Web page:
A great post at Ramblings of a Wannabe Scribe talks about supporting other authors and got me thinking (always a dangerous thing).
Lately, I’ve made an effort to retweet reviews and such for authors that I know and love and want to succeed. It’s not enough to simply write a good book, people need to know about it, so I’m all on board with spreading the word. This is part of Ink Spells mission, as well, at least for middle grade novels.
One of the things everyone can do to help their favorite authors succeed (and Shannon mentions in her post) is posting Amazon reviews. I cannot believe this never occurred to me! I know Amazon reviews are important in propelling a book on an upward spiral that will get it noticed. I know that a positive review makes a huge difference to an author, personally as well as in terms of book sales. But I’ve never written a single review for all the books I have read and purchased.
That needs to change!
So I went to Amazon and got busy.
The first book, How to Talk to Girls, had 31 reviews. Thirty-one! That means my lowly review was one-thirtysecond of the total reviews for this lovely little tome. Oh, the power! Also, I was surprised to see the negative reviews – a lot of people had a very different experience of this book than I did. It was nice to add some balance to the mix for this young author.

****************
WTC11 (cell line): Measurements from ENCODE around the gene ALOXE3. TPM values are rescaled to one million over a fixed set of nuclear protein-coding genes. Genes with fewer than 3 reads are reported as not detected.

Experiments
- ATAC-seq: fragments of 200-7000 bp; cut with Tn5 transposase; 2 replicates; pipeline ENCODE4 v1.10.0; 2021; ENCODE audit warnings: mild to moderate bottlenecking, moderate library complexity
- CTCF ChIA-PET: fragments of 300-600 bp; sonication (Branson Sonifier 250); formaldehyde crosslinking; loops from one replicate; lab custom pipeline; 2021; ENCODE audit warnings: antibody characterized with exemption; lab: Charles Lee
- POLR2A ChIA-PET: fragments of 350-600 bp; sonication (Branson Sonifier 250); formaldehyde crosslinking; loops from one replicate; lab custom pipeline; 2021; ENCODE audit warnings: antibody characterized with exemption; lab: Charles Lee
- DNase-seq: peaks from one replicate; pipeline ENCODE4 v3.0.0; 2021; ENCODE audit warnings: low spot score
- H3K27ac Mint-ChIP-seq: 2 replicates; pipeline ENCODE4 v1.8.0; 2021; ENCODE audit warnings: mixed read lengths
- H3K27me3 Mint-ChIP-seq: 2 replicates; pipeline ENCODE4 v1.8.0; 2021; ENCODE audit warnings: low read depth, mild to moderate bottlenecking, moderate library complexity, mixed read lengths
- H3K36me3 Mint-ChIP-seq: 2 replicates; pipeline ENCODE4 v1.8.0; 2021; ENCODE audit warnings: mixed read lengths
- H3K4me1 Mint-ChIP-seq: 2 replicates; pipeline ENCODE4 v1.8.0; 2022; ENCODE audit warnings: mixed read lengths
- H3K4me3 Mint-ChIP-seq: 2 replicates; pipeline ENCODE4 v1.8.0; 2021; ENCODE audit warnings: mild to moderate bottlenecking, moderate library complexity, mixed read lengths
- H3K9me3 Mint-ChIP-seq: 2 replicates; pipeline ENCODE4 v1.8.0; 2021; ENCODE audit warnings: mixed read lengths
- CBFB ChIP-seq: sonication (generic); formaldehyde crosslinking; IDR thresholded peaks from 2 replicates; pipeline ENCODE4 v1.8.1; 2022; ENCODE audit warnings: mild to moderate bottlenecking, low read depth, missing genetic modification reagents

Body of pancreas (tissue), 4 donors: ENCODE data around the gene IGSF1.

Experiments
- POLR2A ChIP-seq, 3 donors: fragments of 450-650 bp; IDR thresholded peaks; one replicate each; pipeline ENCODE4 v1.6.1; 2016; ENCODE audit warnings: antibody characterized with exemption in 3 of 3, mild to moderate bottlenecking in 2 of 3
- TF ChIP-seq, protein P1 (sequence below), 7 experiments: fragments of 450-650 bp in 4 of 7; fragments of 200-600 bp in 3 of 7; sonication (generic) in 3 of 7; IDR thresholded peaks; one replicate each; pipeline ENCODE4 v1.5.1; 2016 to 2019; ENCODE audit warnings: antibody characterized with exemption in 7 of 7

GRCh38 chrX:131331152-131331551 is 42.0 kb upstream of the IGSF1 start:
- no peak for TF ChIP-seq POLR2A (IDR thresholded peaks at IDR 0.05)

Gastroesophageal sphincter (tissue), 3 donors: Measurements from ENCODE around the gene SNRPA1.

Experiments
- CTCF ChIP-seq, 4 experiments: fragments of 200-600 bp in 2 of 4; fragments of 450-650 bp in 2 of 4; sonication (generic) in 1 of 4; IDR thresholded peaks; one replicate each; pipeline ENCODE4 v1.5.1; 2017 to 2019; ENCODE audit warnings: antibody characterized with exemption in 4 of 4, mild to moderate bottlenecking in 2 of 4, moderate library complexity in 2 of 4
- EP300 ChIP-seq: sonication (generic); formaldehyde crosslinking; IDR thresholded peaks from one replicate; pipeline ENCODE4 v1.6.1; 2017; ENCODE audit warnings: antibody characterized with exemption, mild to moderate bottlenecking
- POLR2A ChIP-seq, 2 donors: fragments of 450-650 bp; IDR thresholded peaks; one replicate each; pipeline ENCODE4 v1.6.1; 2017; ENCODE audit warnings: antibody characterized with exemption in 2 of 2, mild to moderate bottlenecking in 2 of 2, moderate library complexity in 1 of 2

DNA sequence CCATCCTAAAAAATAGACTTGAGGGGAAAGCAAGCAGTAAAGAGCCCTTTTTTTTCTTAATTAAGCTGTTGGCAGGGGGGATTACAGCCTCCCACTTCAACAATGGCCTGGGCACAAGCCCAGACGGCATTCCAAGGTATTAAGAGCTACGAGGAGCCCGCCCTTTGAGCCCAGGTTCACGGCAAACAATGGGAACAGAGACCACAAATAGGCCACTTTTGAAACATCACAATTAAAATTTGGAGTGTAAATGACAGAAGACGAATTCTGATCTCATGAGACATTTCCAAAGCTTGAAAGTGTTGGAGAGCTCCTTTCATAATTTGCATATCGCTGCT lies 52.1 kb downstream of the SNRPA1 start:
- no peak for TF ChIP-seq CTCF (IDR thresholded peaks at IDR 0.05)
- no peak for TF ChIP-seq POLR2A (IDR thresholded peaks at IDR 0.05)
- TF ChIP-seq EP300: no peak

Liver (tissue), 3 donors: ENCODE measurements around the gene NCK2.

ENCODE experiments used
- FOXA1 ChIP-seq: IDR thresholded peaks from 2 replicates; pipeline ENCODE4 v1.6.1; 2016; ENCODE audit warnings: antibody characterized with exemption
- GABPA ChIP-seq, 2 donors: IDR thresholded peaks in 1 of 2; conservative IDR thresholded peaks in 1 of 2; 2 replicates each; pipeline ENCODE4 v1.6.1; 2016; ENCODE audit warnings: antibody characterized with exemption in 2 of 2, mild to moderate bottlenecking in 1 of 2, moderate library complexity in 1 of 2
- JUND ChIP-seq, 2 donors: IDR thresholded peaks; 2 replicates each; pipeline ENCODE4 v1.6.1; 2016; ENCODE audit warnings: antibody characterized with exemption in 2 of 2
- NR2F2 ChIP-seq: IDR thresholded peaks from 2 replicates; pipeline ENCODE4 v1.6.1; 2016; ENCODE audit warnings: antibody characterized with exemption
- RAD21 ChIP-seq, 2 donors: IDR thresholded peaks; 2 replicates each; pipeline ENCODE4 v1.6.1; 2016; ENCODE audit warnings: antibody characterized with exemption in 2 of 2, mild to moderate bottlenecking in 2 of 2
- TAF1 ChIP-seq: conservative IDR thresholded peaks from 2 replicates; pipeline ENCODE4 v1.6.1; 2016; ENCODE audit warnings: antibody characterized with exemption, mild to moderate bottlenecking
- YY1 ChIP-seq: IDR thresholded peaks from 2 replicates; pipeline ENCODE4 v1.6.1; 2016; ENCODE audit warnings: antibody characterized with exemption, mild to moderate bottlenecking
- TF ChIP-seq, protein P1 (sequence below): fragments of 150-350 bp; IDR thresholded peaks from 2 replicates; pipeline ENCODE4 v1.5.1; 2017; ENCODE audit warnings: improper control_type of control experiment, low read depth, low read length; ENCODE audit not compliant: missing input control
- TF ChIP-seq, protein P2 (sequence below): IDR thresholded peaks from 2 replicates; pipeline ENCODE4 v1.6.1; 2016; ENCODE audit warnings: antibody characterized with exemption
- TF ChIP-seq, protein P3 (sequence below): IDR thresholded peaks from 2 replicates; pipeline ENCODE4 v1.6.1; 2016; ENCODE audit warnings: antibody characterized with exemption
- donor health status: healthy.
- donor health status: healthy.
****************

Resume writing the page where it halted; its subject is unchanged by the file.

My second review, Leviathan, had only 92 reviews. I was shocked! I figured a huge author like Westerfeld would have hundreds, if not thousands, of reviews. Being wildly enamored of this book, I was pleased to see many more positive reviews. I still added mine to the pile. Considering I had already written a review, it was pretty easy to do.
In perusing the books I’ve already reviewed for Ink Spells, I realized two things: not many were for debut novels (and thus new writers that I could support with my Amazon review), and most had already hit the best-seller list.
As I work on transfering my reviews to Amazon, I will also critically examine my TBR pile for authors that have NEW books, recently published, that could be gems for advanced readers, ages 8-12. Finding good books for kids AND helping new authors? Gives me all kinds of warm fuzzies.
UPDATE: Thanks to Vicki below for reminding me that Amazon is not the only review outlet in the world. B&N also sells books online (duh!). Goodreads is also an excellent way to spread the word about books you read, even if it doesn’t directly tie into boosting sales for said author.